In Sharjah, there’s the Women’s Protection Centre of the Social Services Department of the Government of Sharjah. Through its website and toll free number, 800-800-700, the centre offers social, psychological, and legal counseling, along with family consultations and solutions to domestic issues, which may include human trafficking cases.

How to Report Human Trafficking Cases in the UAE

Dubai Foundation for Women & Children

Established in July 2007, the Dubai Foundation for Women and Children (DFWAC) happens to be the first licensed, non-profit shelter in the country for women and children who are victims of domestic violence, human trafficking, and abuse.

The foundation offers the following core services:

  • Helpline;
  • Counseling;
  • Safe shelter;
  • Medical care;
  • Case management;
  • Psychological support; and
  • Legal, consular, and immigration support.

Furthermore, the foundation provides these secondary support services:

  • Children’s education;
  • Recreational activities;
  • Vocational services;
  • Physical fitness; and
  • Empowerment and skills training.

Human Trafficking Crime Control Centre

Under the supervision of Dubai Police, the General Directorate for Human Rights Protection offers social, psychological, and legal support to women and children who are victims of human trafficking. It provides temporary shelter, temporary visas, and when necessary — flight tickets so that the victims can return to their homelands.

Also under the Dubai Police, there’s the Human Trafficking Crime Control Centre, where anyone can report cases by contacting +971 4 608 2347, as well as the following:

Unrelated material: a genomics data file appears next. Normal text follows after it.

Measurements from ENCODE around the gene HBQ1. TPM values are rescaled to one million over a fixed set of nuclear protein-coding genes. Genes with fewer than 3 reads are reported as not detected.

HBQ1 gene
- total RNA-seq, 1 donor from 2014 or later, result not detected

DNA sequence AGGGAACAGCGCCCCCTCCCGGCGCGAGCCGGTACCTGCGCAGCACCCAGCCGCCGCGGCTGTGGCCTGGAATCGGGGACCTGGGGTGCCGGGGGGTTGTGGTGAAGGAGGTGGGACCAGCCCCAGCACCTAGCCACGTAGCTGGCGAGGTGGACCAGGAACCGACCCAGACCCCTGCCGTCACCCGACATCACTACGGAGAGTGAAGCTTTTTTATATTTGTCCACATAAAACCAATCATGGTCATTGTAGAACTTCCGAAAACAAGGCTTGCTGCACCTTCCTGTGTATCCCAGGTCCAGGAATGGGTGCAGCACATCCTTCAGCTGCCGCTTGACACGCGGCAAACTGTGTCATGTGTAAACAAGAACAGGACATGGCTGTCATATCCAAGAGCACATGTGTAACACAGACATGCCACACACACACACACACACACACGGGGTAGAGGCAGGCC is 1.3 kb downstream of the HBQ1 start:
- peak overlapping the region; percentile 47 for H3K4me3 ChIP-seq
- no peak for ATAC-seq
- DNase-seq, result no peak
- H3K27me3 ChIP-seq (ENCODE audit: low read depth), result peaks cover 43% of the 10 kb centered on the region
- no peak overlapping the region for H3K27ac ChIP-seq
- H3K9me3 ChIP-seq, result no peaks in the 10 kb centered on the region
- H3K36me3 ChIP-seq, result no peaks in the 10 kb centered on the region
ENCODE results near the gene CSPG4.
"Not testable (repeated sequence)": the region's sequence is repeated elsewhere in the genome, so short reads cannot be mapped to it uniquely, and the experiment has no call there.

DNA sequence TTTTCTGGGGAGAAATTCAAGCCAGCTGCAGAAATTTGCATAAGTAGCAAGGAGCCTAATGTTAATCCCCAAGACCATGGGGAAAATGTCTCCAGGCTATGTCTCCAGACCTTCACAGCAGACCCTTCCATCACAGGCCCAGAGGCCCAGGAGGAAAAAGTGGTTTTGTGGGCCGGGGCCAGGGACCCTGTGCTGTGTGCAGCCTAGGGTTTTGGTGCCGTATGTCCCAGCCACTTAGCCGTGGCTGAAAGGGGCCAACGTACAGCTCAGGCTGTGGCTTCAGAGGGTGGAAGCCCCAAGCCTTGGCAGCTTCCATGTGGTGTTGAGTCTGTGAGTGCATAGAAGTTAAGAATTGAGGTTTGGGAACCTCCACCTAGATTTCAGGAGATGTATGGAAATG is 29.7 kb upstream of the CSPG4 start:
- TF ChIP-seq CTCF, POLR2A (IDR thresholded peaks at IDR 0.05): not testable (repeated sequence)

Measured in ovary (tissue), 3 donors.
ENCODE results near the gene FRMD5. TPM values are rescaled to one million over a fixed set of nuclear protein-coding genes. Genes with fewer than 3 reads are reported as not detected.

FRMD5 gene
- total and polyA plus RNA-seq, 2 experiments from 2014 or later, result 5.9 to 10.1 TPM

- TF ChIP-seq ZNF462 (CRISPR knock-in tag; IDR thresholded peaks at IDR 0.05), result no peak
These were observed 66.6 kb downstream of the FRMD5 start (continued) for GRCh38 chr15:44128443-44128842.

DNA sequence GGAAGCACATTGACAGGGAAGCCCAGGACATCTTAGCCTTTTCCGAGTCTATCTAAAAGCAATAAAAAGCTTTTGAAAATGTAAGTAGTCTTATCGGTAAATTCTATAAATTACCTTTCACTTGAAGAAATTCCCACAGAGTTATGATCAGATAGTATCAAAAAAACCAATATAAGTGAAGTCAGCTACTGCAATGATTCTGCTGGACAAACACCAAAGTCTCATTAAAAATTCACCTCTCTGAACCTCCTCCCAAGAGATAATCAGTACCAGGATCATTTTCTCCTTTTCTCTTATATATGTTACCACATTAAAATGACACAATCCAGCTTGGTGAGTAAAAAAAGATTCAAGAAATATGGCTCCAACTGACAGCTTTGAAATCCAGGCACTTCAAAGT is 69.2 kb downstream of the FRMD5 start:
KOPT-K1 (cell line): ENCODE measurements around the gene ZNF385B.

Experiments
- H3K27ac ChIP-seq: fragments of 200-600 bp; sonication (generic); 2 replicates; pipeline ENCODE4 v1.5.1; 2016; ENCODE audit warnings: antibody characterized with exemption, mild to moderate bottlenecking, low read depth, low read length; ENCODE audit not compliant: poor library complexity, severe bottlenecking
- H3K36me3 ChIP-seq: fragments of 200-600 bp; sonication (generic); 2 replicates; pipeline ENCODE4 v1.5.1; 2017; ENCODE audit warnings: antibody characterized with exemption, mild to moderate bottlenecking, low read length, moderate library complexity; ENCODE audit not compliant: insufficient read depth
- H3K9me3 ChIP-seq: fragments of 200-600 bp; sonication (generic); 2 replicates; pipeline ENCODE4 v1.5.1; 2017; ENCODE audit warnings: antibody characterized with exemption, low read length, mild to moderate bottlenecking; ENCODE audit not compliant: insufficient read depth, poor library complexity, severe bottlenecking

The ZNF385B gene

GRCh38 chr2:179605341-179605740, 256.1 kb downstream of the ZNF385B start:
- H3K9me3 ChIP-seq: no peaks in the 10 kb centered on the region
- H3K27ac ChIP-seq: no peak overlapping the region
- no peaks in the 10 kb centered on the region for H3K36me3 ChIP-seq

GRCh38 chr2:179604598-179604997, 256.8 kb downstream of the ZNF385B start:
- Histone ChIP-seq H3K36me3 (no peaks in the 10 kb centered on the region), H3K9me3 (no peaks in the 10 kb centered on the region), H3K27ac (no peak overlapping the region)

• Labour complaints hotline: 8005005
  • Human trafficking cases hotline: 8007283
  • Fax: +971 4 217 1644
  • Email: htccc@dubaipolice.gov.ae

How to Avoid Becoming a Victim

Additionally, here are some tips from the the Dubai Police – Human Trafficking Crime Control Center on how to avoid becoming a victim of human trafficking:

  1. Be wary of “attractive job offers or business opportunities.
  2. Be wary of job offers communicated through the Internet.
  3. Be wary of engagement offers or marriage offers through the Internet.
  4. Do not hesitate to ask questions about a job offer or business opportunity.
  5. Do not hesitate to seek advice from professional and legal advisers.
  6. Check and verify the actual existence of the company offering the opportunity.
  7. Before signing any employment or business contracts, read them carefully.
  8. Before agreeing to any job offers, be sure to know your rights and obligations.
  9. Before you travel, coordinate with the embassy of the country you are going to. And as soon as you arrive, don’t forget to coordinate with the embassy of your home country.
  10. Before you travel, give your complete contact information (i.e. address and phone numbers) to your family and friends back home.
  11. Store your passport and identity card in a safe place.

Working in a foreign land — away from your family and loved ones — could put you at risk of human trafficking activities, so be sure to contact the authorities and follow the tips mentioned above. In addition, have these emergency numbers and hotlines in Abu Dhabi written and posted in a prominent place at home or in the office, so that you can dial them immediately in cases of emergency.

DISCLAIMER: The above details and tips are presented for the purpose of information-sharing only. To learn more about anti-trafficking laws in the UAE, as well as how to report cases of domestic abuse, human trafficking, and other related crimes in the country, please visit the official website of the UAE Government Portal.